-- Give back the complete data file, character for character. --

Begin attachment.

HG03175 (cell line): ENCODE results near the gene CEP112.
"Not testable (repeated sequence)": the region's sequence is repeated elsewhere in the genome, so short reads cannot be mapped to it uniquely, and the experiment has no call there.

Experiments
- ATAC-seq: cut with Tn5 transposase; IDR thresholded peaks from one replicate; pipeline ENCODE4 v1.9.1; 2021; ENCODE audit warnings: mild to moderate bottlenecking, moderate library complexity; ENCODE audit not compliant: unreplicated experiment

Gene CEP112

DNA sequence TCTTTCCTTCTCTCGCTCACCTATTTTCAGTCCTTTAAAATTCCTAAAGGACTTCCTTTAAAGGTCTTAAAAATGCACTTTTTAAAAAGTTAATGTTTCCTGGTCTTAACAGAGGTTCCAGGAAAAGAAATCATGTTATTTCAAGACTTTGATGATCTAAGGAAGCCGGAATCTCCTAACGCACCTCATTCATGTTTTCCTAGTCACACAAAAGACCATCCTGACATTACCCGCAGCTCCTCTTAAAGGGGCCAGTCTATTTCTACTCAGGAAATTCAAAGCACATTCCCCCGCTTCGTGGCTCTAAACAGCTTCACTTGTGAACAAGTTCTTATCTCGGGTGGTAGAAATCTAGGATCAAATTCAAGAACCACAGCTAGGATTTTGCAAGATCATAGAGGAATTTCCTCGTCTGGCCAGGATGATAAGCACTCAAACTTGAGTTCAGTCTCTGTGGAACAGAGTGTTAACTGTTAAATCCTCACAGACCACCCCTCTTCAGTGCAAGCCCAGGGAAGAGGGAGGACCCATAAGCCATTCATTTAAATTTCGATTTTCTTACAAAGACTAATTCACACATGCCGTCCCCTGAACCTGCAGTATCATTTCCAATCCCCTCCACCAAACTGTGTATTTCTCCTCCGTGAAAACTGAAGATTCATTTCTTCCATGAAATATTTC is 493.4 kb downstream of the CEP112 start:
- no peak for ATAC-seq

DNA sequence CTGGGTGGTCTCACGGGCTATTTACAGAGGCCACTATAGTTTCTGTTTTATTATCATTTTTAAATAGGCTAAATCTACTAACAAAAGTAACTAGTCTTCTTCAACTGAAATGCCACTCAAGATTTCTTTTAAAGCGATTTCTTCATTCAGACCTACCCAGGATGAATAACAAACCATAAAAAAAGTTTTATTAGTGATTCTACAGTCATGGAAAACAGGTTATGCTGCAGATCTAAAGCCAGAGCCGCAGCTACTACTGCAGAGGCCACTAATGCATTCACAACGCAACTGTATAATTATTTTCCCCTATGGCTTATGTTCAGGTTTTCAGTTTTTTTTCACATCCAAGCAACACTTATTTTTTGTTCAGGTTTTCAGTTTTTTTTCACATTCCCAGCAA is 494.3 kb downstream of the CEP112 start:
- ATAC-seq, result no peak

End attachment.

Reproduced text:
HG03175 (cell line): ENCODE results near the gene CEP112.
"Not testable (repeated sequence)": the region's sequence is repeated elsewhere in the genome, so short reads cannot be mapped to it uniquely, and the experiment has no call there.

Experiments
- ATAC-seq: cut with Tn5 transposase; IDR thresholded peaks from one replicate; pipeline ENCODE4 v1.9.1; 2021; ENCODE audit warnings: mild to moderate bottlenecking, moderate library complexity; ENCODE audit not compliant: unreplicated experiment

Gene CEP112

DNA sequence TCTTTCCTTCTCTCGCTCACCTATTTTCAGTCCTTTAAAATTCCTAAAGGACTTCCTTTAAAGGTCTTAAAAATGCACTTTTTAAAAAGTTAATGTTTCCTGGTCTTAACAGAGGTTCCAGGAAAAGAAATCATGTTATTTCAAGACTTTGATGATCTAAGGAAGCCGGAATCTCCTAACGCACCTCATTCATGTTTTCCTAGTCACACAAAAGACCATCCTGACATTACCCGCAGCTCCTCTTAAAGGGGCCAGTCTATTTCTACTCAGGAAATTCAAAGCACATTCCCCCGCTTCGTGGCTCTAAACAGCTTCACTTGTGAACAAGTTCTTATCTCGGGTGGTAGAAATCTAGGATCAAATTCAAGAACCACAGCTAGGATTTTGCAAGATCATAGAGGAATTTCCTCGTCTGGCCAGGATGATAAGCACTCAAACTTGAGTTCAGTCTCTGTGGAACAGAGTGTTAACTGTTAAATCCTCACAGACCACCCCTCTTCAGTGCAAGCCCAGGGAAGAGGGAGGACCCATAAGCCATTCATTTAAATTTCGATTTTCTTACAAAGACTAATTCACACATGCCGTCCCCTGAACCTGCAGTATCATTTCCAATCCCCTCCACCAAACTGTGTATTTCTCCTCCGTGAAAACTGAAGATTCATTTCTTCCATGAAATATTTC is 493.4 kb downstream of the CEP112 start:
- no peak for ATAC-seq

DNA sequence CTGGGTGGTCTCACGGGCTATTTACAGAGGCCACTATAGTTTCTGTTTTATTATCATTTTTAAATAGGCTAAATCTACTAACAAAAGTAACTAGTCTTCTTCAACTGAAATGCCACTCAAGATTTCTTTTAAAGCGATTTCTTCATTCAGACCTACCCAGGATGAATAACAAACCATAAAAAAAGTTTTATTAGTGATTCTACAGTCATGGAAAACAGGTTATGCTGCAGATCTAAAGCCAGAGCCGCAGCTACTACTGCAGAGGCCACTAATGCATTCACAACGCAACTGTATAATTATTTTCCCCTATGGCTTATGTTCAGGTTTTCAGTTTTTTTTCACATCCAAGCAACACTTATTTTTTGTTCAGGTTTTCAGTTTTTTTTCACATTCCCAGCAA is 494.3 kb downstream of the CEP112 start:
- ATAC-seq, result no peak